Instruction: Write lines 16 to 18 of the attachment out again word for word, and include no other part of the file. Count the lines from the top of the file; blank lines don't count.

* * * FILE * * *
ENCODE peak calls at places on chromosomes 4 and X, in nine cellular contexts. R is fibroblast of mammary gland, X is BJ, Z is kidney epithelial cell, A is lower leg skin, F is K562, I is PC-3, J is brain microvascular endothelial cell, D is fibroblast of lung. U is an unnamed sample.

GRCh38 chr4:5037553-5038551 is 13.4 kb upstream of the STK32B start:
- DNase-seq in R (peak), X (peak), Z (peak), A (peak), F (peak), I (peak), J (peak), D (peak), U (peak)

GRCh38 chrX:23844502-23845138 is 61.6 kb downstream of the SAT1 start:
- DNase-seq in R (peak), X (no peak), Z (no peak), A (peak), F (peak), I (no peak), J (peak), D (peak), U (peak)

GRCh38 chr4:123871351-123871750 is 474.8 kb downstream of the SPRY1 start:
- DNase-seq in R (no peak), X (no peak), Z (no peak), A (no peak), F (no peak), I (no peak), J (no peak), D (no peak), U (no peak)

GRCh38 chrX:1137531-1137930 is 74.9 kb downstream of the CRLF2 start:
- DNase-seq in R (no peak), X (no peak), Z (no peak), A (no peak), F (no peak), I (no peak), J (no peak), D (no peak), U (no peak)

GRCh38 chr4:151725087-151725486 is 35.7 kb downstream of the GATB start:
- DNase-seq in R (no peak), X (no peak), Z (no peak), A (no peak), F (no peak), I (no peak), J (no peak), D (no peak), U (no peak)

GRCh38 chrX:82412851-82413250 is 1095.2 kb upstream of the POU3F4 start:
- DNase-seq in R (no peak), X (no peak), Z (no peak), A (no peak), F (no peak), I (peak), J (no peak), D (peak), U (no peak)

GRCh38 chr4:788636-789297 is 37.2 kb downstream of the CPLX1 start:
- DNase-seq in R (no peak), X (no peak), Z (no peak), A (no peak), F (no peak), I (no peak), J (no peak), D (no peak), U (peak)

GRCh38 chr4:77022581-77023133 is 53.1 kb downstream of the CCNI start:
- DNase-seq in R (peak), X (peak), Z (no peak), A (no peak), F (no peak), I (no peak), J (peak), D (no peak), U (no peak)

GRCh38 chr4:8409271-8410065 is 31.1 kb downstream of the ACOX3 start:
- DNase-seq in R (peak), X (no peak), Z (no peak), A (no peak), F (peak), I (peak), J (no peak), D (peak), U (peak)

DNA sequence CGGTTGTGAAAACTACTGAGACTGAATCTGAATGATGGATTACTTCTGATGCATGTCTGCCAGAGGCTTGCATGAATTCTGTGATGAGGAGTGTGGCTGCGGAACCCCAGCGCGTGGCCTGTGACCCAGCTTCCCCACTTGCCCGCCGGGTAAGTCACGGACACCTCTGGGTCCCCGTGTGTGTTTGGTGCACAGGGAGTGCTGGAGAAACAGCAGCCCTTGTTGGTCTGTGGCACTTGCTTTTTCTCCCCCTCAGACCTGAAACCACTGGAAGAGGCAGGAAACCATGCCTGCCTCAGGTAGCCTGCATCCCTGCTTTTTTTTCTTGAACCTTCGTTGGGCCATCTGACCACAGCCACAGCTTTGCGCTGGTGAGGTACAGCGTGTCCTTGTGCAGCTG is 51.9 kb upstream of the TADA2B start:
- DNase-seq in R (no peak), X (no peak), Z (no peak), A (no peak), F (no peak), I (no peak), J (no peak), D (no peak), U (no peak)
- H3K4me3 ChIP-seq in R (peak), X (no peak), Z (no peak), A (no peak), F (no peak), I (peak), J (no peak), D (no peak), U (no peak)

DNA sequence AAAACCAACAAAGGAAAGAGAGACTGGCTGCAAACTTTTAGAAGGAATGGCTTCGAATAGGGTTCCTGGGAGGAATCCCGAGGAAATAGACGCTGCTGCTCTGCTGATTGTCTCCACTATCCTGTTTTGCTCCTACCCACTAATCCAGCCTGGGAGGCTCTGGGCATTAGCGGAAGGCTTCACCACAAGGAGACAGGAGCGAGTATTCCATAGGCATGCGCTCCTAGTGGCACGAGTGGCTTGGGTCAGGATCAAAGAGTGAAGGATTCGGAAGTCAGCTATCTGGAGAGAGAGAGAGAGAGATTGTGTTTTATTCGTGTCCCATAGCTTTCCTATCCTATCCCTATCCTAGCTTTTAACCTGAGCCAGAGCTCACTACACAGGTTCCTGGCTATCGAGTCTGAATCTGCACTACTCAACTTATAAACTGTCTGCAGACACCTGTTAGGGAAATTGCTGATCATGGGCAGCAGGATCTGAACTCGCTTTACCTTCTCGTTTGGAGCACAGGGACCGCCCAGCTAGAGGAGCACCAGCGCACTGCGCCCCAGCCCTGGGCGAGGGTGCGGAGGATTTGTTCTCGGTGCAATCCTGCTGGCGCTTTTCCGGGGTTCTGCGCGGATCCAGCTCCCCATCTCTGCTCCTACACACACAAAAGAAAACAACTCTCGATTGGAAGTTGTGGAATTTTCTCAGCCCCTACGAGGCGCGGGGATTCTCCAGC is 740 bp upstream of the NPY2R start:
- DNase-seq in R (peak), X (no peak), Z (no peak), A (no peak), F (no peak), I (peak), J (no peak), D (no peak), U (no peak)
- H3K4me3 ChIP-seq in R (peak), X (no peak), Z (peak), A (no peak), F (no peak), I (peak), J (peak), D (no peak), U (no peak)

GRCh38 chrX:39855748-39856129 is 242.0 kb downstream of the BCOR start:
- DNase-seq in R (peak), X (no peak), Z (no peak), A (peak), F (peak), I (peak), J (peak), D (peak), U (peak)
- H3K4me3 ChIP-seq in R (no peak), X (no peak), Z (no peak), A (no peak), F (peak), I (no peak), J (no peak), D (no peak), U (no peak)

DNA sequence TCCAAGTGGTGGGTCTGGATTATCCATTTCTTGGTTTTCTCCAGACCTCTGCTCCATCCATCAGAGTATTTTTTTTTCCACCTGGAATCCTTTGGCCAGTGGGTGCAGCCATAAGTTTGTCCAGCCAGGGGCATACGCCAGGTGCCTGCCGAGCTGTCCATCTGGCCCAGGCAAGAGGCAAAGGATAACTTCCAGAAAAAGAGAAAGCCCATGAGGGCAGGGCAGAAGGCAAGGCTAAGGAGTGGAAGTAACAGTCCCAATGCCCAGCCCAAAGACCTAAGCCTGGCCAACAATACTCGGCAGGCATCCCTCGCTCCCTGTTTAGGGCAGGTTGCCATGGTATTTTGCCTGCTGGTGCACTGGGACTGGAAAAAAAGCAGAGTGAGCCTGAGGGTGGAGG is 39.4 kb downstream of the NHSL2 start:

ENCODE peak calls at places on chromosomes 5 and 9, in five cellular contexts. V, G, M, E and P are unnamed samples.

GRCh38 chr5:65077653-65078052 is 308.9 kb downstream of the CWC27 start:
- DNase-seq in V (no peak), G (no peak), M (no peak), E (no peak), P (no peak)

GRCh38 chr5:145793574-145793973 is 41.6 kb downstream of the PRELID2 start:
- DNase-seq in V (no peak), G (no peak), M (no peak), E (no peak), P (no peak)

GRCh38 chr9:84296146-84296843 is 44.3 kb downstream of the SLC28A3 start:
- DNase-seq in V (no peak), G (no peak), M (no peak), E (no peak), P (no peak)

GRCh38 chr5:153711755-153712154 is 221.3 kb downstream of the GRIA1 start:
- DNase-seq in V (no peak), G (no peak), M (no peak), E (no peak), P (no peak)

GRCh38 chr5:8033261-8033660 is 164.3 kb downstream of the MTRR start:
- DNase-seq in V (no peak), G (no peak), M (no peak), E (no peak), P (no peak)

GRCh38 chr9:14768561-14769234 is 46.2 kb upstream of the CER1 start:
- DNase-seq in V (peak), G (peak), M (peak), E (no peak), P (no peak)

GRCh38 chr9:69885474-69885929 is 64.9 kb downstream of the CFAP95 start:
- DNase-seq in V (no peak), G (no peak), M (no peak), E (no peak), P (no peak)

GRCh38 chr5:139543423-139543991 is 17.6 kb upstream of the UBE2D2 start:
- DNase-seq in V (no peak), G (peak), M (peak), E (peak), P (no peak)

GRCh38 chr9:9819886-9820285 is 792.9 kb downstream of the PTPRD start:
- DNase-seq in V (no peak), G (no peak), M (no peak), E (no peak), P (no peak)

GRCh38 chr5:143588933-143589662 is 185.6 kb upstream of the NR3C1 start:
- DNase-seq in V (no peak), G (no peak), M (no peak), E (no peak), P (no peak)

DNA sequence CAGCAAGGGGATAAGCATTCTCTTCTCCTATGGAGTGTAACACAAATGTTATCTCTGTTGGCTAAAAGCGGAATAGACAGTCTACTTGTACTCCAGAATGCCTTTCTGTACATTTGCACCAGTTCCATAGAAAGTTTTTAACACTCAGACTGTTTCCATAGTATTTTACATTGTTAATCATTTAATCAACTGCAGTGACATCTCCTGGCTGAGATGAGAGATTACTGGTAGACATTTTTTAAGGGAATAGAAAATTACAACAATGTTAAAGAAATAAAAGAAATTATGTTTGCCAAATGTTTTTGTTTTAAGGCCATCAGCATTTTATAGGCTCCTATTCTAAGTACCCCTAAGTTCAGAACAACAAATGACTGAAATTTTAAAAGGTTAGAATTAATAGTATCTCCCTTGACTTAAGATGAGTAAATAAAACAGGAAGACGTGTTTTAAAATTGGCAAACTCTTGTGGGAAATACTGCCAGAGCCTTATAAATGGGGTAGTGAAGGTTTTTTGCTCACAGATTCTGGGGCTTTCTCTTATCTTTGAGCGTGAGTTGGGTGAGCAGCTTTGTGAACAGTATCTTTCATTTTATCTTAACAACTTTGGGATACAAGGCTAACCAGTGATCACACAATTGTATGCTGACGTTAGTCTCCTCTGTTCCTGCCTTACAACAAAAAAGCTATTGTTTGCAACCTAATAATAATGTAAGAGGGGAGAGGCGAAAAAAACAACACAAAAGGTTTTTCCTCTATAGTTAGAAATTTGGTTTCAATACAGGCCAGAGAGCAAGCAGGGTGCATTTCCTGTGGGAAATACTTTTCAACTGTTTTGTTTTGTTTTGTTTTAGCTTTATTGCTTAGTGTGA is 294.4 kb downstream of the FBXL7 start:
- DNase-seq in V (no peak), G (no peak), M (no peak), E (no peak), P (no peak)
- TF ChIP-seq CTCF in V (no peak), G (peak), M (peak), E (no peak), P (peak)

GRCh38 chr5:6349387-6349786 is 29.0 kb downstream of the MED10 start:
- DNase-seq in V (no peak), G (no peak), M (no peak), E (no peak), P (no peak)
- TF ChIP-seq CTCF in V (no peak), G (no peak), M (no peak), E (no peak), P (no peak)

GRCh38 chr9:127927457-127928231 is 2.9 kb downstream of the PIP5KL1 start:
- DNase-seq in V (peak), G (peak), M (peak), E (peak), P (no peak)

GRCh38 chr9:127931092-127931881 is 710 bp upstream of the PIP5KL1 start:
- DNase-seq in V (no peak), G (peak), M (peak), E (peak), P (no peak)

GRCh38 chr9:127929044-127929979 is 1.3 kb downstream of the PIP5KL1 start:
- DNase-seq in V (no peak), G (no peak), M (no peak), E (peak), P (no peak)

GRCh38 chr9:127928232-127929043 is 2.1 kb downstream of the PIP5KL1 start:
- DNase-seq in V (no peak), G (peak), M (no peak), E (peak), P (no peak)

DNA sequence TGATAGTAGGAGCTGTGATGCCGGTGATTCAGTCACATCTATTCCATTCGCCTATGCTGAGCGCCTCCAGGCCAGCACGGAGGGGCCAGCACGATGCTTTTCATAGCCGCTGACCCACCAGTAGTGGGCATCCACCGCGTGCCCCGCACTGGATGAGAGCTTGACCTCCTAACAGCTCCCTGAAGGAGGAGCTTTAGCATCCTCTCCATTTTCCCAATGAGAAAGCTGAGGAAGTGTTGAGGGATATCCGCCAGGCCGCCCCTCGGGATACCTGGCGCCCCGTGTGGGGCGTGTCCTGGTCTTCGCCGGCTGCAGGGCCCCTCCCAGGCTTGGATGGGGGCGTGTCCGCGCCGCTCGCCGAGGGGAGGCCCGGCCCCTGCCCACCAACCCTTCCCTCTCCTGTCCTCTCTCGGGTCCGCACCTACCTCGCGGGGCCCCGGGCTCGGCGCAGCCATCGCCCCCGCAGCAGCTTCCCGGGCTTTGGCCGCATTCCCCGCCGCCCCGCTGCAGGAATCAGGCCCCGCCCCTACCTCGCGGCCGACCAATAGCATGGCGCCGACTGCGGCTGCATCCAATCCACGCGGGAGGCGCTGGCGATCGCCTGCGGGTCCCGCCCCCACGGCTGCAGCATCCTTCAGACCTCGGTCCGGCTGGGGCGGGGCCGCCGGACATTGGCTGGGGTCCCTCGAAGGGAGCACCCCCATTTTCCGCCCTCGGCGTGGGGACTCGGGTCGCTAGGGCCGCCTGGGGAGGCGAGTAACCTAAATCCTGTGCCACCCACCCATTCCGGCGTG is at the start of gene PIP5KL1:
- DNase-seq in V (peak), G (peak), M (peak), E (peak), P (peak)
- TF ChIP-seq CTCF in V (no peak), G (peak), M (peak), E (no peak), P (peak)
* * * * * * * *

GRCh38 chr4:77022581-77023133 is 53.1 kb downstream of the CCNI start:
- DNase-seq in R (peak), X (peak), Z (no peak), A (no peak), F (no peak), I (no peak), J (peak), D (no peak), U (no peak)

GRCh38 chr4:8409271-8410065 is 31.1 kb downstream of the ACOX3 start: